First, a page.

How little we know about who’s really playing games

Kotaku has a post up about the continued success of The Sims franchise (55 million sold as of last year). The Sims 2 still dominates the PC game charts, with one expansion pack as the top seller the week of April 16, one expansion pack at No. 4 and Sims 2 proper at No. 5. As Kotaku says,

The Sims is huge. Do you ever wonder who’s behind all these purchases? I wish I had an answer for you, because I wonder all the time. … The Sims must be performing so well because it appeals to both males and females together, and the aggregate sales means it stomps its rivals by a factor of Y. It’s quite a staggering performance, and just goes to show what a game can do if it appeals to a broader market.

I had a similar thought yesterday in line at Circuit City to get the new Pearl Jam CD. There were two 30ish women in front of me. The one actually buying stuff had a CD or 2, maybe a DVD — and one of the Namco Museum collections for PlayStation 2. And she wasn’t buying the game for a child: As the cashier gave here the receipt, she said, “I got my game!” She was also looking through the weekly circular and asked about the slim PS2, to see if it was the same thing as the one she had.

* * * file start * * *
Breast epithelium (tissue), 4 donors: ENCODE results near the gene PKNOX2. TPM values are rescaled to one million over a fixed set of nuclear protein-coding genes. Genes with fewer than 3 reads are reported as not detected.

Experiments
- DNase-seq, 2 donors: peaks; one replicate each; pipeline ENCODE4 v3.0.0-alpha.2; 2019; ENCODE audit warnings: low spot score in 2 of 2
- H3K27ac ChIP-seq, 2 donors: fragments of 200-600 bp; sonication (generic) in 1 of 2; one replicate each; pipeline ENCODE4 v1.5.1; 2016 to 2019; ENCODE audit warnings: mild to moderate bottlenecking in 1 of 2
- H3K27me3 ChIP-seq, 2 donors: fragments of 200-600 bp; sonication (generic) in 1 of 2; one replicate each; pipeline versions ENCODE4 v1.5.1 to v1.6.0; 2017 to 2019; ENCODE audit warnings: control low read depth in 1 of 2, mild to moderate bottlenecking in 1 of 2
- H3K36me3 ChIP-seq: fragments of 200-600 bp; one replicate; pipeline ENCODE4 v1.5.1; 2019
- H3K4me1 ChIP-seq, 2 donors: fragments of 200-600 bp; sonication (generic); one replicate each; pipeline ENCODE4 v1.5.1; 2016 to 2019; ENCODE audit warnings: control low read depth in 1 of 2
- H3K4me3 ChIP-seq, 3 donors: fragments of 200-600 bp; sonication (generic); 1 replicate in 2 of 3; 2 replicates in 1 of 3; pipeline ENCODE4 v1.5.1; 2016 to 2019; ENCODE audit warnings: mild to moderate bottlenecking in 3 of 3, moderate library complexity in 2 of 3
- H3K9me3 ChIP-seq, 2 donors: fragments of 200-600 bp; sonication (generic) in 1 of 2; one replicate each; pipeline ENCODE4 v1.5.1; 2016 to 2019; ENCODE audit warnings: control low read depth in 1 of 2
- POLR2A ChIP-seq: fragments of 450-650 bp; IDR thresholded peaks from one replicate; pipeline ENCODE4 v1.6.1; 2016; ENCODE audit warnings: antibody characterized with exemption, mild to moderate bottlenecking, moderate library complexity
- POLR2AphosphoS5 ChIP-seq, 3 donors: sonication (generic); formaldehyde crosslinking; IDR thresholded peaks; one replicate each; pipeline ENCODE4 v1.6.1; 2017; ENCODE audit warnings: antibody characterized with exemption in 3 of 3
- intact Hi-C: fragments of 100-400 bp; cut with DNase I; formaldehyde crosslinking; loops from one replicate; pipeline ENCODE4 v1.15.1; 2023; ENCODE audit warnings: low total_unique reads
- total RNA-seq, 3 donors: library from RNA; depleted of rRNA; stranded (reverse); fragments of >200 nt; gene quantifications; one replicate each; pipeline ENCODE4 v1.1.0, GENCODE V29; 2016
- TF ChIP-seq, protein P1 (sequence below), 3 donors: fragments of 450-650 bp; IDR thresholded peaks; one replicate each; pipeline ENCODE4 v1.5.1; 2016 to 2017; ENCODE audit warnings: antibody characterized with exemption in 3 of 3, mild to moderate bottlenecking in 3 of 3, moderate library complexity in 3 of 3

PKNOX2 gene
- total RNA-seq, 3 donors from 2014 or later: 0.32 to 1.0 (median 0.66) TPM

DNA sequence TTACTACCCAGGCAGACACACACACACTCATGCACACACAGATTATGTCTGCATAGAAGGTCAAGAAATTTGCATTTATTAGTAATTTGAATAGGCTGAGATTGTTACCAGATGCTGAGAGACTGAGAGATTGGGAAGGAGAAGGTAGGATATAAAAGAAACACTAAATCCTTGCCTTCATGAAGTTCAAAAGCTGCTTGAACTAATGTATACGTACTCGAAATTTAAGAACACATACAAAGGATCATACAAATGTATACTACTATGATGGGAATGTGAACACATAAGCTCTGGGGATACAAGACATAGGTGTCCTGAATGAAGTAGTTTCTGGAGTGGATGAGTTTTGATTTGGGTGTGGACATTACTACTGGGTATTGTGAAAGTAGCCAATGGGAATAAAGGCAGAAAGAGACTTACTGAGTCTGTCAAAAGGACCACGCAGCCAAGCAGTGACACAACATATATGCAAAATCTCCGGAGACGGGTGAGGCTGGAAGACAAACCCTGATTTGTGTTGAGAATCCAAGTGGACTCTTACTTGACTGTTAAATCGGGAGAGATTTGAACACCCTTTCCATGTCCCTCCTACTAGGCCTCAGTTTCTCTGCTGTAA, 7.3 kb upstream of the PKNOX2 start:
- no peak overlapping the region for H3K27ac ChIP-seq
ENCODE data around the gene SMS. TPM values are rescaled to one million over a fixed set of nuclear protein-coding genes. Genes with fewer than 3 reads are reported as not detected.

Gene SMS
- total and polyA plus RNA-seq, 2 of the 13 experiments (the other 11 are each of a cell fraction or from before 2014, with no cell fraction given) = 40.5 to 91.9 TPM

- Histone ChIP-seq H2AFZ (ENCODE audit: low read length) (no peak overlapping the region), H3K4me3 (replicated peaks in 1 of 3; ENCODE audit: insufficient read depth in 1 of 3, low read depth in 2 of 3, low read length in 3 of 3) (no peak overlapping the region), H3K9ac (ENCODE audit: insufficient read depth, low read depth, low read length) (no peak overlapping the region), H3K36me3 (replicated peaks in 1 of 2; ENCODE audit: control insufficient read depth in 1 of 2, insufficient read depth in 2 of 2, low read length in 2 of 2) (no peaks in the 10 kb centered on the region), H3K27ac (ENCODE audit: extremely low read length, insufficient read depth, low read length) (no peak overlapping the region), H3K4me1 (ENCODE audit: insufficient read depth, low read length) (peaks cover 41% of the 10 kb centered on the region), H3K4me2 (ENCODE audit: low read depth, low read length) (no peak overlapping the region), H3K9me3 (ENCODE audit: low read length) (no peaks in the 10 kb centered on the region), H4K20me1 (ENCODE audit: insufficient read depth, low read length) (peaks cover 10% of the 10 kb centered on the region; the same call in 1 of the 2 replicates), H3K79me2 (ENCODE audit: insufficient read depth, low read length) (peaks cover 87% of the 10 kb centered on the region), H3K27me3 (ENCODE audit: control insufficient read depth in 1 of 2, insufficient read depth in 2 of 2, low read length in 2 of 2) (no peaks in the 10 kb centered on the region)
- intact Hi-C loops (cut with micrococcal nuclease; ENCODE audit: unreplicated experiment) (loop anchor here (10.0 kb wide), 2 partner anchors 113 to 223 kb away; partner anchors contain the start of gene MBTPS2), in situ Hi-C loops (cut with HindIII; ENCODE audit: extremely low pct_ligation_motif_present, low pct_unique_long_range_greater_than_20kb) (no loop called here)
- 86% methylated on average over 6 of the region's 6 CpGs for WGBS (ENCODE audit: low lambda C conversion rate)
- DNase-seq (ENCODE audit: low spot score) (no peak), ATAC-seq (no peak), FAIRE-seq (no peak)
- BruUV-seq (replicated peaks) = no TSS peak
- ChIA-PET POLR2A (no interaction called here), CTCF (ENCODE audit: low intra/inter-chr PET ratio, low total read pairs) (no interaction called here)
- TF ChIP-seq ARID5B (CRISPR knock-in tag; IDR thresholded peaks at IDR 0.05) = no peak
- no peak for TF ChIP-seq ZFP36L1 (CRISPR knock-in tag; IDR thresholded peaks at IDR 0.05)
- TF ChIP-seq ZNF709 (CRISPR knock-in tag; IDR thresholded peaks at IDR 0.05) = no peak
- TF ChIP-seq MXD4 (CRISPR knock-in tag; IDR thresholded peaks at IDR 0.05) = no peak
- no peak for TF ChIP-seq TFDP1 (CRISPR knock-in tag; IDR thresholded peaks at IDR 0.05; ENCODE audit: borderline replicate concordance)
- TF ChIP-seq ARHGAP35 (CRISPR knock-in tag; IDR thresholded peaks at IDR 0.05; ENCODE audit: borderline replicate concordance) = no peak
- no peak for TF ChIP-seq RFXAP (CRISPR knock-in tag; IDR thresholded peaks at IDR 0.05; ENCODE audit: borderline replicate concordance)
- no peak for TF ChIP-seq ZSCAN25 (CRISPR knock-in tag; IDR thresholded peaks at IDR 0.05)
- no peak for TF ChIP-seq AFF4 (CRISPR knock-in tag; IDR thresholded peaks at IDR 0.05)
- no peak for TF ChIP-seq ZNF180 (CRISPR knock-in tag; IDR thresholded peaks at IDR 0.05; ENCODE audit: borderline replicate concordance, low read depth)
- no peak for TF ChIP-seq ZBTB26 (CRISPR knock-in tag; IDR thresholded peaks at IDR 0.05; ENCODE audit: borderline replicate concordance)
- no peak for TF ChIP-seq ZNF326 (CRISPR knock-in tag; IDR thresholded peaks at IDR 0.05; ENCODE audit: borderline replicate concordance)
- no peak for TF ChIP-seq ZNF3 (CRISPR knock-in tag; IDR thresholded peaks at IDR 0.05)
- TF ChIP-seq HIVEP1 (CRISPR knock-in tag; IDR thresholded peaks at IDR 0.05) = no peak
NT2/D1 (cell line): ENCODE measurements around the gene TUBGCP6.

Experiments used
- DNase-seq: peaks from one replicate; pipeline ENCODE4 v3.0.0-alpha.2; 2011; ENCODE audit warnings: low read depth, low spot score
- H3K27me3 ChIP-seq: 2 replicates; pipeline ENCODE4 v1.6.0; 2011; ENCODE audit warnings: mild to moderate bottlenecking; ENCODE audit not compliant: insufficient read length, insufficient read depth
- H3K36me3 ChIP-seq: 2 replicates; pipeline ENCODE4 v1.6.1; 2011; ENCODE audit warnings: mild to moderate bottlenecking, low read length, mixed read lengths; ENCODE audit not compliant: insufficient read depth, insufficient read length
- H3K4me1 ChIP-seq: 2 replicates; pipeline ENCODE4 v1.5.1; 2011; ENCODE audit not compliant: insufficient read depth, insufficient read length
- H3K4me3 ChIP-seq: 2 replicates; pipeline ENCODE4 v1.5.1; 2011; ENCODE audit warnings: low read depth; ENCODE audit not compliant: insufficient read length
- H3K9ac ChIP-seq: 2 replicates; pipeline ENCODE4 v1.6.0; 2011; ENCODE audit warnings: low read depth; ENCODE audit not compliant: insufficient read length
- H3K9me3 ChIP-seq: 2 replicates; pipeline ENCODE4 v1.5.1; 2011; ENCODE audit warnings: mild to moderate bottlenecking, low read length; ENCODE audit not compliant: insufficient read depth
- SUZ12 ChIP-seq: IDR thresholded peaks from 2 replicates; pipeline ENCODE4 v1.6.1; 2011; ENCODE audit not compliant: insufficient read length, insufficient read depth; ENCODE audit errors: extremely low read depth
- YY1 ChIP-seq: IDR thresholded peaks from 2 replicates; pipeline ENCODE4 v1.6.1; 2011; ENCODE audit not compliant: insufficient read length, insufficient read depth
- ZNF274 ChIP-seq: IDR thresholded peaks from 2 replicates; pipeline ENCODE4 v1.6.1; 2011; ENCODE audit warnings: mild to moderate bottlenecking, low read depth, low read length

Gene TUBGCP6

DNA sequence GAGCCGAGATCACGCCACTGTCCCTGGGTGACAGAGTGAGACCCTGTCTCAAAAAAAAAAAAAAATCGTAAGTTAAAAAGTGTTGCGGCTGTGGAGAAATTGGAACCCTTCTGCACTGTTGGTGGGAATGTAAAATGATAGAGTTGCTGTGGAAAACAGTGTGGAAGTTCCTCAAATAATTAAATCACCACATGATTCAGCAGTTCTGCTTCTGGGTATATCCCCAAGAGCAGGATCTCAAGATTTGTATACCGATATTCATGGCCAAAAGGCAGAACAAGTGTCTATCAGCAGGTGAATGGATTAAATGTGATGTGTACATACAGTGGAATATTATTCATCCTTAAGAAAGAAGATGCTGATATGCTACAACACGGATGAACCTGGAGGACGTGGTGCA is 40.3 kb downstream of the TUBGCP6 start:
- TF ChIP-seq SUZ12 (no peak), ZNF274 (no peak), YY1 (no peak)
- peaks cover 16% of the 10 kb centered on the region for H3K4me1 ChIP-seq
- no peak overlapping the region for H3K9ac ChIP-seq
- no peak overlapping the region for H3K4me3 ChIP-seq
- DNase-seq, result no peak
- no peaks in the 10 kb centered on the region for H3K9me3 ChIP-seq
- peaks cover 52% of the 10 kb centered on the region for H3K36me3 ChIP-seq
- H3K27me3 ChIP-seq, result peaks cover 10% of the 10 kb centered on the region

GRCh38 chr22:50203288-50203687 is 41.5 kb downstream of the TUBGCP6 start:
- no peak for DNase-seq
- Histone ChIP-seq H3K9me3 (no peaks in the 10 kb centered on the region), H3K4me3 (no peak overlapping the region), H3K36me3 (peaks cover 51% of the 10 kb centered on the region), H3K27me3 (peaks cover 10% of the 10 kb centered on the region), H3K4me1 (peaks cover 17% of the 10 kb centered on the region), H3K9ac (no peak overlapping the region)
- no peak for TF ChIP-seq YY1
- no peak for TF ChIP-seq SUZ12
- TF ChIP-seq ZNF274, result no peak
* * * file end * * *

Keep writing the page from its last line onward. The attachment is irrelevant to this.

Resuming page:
How many people are there like that out there? It must be a lot, but we just don’t know. As limiting as Nielsen TV ratings are, video games don’t even have that. We have a much clearer idea of how many people buy games versus how many watch a TV show (game sale figures are like music sales — they reflect the actual number of sales rather than audience samples from which TV ratings are extrapolated), but we know far less about who buys games.

If the industry decides this is something important they ought to know (and I think it would be, for targeted advertising purposes — hello alternate revenue streams! — and to dispel some of the lingering stereotypes that help determine what kinds of games are made), it seems like it would be an easy thing to do. The next-gen systems will all be online. This would easily allow game companies, or more likely a reputable outside company like Nielsen, to track players’ gaming. To ease fears of companies spying on you, the information would just be on an aggregate level: Nielsen would know who you are when you sign up, but if you play Resident Evil 5 they would report your playing as part of an anonymous aggregation of, say, the age, race, gender and income level of people playing the game. Capcom wouldn’t know Josh Korr is playing, and Nielsen’s computers would probably filter out that sort of identifying information before people there even looked at it.

To get gamers to go along, game companies — or the advertisers who would benefit from all this information — could offer discounts and other promotions to participants. I’d do it. Would you?

— May 3, 2006

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